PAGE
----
The Media, the Madness, and Me

Videocam shows police saving a man about to jump in the river. This bit of news flashes across my phone and it got me thinking. The mass media and Hollywood sensationalize mental illness. It happens most when they cover mass shootings to the high profile suicides and homicides. Mental illness should not be viewed forContinue reading “The Media, the Madness, and Me”

Next to Normal: A play about illness and its consequences

I saw a production of Next to Normal this weekend at Theaterworks Hartford. This play examines the life of a woman with post-partem bipolar disorder and how her illness affects every person in her suburban family. Winner of three 2009 Tony Awards, including Best Musical Score and the 2010 Pulitzer Prize, Next to Normal wasContinue reading “Next to Normal: A play about illness and its consequences”

You can help too. No amount is too small.

May is Mental Health Awareness Month. To celebrate I will be run/walking in a 5K to help NAMI-CT. NAMI-CT offers support groups for people with mental health conditions as well as monitors legislative activity at the state level on mental health policy. They also educate schools and parents on mental illness. I wrote their annualContinue reading “You can help too. No amount is too small.”

Part 1: Bipolar and Dating

It’s a big conundrum. When can you start dating after being diagnosed? For me, I seriously started dating the man I would marry 15 years after getting diagnosed. Sure, I had had haphazard relationships all along throughout my twenties. But I knew myself and I knew my illness by the time I became serious aboutContinue reading “Part 1: Bipolar and Dating”

Mental Health for the Jet Set

I have never been eligible to work a corporate job. I don’t have an MBA or a JD or a long line of work experience that got me to a certain level of expertise. What I do know is about mental health and self care through the truest kind of experience: lived experience. I knowContinue reading “Mental Health for the Jet Set”

Life after Disclosure: One Woman’s Decision to Fight

When Kathy Flaherty dropped her biochemistry thesis at Wellesley College due to anxiety and depression, her life took a new trajectory. After graduation, she applied and was accepted to Harvard Law School. But it was not long into her tenure at Harvard, when her manic symptoms surfaced and she was hospitalized and given the properContinue reading “Life after Disclosure: One Woman’s Decision to Fight”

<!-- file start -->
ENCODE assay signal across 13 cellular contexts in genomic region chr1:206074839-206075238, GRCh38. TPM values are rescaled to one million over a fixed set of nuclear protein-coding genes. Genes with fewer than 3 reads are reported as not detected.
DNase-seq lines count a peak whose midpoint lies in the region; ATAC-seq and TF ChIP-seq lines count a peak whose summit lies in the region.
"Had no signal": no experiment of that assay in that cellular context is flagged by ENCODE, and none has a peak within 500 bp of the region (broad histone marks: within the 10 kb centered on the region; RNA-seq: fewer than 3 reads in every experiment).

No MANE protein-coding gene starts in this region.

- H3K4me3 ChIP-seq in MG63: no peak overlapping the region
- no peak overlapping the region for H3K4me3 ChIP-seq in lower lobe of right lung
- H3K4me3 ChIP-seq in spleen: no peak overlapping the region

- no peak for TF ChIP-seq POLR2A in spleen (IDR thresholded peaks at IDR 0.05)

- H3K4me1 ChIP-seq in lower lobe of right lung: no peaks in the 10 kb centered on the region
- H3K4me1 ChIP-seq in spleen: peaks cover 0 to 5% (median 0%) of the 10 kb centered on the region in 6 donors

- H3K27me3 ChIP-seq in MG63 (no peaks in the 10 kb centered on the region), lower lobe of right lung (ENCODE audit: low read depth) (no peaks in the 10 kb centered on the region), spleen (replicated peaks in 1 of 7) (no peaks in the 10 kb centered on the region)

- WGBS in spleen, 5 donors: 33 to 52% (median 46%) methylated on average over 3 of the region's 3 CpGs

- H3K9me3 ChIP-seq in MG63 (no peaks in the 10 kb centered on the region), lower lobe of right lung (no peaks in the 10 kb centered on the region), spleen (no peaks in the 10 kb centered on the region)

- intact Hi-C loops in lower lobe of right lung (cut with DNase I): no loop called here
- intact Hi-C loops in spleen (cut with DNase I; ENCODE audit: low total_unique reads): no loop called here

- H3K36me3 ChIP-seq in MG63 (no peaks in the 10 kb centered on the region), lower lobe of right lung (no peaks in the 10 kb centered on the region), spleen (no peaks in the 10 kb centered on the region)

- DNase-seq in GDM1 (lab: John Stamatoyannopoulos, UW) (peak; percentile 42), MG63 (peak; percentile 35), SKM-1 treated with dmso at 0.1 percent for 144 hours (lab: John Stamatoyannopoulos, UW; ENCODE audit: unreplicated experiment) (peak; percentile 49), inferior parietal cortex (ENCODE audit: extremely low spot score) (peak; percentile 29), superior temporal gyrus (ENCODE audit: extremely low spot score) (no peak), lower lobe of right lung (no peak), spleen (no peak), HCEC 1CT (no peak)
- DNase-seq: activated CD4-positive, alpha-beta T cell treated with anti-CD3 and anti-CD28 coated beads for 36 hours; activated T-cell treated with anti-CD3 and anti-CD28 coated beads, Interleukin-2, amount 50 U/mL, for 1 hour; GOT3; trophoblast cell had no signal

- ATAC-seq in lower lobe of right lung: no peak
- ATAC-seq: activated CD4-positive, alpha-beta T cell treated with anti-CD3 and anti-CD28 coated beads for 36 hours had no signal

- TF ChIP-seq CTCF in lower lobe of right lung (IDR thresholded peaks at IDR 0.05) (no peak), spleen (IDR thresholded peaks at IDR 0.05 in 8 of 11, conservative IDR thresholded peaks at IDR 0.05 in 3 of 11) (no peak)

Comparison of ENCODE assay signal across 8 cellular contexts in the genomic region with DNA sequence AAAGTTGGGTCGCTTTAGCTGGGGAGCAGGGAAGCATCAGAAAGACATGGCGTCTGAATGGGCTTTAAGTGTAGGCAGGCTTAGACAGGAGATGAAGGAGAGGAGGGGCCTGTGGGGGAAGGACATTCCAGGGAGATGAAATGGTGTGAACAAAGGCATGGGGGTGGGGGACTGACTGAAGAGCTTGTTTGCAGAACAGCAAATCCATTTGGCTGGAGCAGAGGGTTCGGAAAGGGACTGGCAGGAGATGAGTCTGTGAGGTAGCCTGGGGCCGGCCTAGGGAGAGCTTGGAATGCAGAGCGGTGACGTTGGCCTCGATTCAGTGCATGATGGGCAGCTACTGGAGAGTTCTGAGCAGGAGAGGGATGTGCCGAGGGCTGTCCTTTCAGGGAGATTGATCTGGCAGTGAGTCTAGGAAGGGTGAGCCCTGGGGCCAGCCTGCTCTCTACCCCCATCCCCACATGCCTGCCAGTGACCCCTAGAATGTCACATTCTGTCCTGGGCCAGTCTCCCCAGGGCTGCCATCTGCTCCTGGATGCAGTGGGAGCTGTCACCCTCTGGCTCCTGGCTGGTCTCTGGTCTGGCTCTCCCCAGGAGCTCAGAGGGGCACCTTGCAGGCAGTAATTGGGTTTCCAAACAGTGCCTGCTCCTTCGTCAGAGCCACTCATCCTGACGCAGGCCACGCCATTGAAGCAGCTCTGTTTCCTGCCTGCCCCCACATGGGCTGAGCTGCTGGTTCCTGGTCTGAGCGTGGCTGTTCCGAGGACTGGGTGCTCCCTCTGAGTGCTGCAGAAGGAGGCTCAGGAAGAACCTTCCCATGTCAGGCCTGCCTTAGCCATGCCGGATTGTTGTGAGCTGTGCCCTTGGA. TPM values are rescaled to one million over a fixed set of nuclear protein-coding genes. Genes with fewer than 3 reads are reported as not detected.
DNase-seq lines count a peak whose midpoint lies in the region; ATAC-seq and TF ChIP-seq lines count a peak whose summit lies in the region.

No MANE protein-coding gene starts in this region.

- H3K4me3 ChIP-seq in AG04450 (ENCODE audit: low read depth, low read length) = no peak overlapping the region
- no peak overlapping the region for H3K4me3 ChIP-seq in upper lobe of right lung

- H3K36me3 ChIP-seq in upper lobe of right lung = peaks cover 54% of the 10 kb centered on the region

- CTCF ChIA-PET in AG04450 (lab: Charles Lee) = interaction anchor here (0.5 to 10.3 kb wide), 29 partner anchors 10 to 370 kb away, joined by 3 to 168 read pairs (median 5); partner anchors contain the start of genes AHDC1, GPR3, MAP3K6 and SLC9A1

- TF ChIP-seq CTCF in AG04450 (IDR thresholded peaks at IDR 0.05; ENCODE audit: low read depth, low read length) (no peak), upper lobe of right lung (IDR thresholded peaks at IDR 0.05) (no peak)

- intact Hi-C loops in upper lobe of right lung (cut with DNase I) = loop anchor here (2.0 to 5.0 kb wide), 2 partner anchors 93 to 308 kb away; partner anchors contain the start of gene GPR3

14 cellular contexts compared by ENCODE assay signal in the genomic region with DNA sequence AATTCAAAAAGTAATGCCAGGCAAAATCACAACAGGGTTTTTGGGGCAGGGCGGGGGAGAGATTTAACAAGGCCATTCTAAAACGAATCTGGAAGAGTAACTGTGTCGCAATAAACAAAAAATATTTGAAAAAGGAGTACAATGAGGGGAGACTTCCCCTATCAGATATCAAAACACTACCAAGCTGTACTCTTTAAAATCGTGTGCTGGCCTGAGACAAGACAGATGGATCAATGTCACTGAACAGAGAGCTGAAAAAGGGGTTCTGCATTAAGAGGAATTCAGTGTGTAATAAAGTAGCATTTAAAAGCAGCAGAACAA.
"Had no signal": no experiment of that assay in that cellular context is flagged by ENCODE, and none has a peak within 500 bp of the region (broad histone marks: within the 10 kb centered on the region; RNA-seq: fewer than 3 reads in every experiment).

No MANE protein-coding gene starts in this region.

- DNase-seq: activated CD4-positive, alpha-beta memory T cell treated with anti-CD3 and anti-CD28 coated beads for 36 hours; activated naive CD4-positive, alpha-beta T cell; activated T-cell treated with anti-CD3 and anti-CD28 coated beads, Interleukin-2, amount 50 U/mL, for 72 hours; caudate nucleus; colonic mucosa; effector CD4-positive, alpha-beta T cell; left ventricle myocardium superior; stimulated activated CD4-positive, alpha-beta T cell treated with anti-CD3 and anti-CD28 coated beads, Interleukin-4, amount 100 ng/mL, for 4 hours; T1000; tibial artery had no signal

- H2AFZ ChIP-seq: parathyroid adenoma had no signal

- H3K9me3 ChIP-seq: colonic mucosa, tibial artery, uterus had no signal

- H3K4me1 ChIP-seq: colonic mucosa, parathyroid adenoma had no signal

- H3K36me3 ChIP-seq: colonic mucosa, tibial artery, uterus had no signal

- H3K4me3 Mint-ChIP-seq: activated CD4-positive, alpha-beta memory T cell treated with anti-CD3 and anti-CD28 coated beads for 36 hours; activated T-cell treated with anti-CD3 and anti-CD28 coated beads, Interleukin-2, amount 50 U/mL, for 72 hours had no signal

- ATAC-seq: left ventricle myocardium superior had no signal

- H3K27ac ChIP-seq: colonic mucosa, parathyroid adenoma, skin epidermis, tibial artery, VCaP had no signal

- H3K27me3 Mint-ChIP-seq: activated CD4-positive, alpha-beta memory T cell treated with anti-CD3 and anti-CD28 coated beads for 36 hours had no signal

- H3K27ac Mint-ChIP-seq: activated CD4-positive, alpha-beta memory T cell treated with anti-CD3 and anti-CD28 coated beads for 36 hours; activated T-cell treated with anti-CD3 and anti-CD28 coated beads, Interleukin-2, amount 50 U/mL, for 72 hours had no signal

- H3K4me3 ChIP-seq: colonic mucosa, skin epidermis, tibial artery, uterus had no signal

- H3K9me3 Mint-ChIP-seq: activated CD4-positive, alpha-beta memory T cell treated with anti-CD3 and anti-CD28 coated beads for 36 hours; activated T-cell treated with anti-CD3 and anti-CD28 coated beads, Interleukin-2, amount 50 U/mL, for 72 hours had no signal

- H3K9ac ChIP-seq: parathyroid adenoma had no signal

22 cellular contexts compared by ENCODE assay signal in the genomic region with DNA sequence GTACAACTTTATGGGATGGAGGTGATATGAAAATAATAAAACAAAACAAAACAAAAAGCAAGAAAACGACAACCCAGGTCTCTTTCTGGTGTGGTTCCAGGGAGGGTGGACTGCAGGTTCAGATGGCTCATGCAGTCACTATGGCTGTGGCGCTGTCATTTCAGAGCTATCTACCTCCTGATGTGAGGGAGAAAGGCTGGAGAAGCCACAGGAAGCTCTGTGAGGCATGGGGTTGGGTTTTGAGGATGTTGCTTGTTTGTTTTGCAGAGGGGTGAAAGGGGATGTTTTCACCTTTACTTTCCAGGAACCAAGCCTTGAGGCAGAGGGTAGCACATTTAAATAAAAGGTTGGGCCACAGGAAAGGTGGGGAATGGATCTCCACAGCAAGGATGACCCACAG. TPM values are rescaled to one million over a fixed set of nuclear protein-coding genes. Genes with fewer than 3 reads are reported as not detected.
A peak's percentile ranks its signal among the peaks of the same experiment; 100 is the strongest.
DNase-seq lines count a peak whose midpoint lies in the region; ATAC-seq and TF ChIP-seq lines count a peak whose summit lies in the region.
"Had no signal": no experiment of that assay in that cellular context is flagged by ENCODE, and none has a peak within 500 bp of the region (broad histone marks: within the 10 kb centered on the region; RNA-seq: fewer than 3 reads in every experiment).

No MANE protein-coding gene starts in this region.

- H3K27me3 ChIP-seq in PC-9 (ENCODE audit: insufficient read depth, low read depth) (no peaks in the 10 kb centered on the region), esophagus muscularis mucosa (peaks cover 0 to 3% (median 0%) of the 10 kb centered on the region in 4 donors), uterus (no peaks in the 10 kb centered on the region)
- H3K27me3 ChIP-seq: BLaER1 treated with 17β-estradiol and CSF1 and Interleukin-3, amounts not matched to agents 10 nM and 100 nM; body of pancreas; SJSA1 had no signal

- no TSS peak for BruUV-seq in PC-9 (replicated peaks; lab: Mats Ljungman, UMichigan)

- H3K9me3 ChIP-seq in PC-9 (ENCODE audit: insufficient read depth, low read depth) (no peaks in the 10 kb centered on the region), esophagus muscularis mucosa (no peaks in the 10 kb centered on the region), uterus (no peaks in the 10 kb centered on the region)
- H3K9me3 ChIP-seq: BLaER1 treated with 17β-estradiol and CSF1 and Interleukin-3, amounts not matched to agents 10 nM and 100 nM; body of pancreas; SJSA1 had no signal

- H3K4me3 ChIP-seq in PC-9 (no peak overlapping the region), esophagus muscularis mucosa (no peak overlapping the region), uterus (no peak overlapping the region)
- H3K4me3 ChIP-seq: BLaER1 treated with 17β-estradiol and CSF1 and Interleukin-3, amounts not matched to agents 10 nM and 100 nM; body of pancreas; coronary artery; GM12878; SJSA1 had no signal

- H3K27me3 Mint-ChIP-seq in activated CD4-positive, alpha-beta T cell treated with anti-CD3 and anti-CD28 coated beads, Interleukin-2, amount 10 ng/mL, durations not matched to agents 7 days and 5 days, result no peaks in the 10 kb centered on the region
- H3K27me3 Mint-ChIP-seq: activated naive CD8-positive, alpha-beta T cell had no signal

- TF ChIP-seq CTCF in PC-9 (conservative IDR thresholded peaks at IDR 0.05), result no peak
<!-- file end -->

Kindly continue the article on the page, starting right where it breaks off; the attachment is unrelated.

Toivo Center Brings Mind/Body Practices for Mental Health to Connecticut

  There’s a place nestled within Hartford’s south end where holistic health meets mental health. Toivo, meaning hope in Finnish, exists as open space inside a store front where healing magic begins. No one is turned away because of race, age, religion, culture, sexual orientation and income level. Mental health diagnosis labels do not matterContinue reading “Toivo Center Brings Mind/Body Practices for Mental Health to Connecticut”

The Obsessions of My Compulsions

There’s something lucky about air tracing certain numbers over and over on the exact day they appear on the calendar. There’s something not cool about being seen on video at a town meeting you’re reporting on for a newspaper fingering your eyebrows as if their static gives you a cosmic high, an infinite orgasm. You’veContinue reading “The Obsessions of My Compulsions”

Author Melody Moezzi Talks about Mental Health and Muslims

First ran on the International Bipolar Foundation’s blog I interviewed Melody Moezzi, an Iranian-American bipolar Muslim feminist activist, an attorney, a writer and author of the award-winning books War on Error: Real Stories of American Muslims and Haldol and Hyacinths: A Bipolar Life. She blogs for BP Magazine as well as the Huffington Post and Ms.Continue reading “Author Melody Moezzi Talks about Mental Health and Muslims”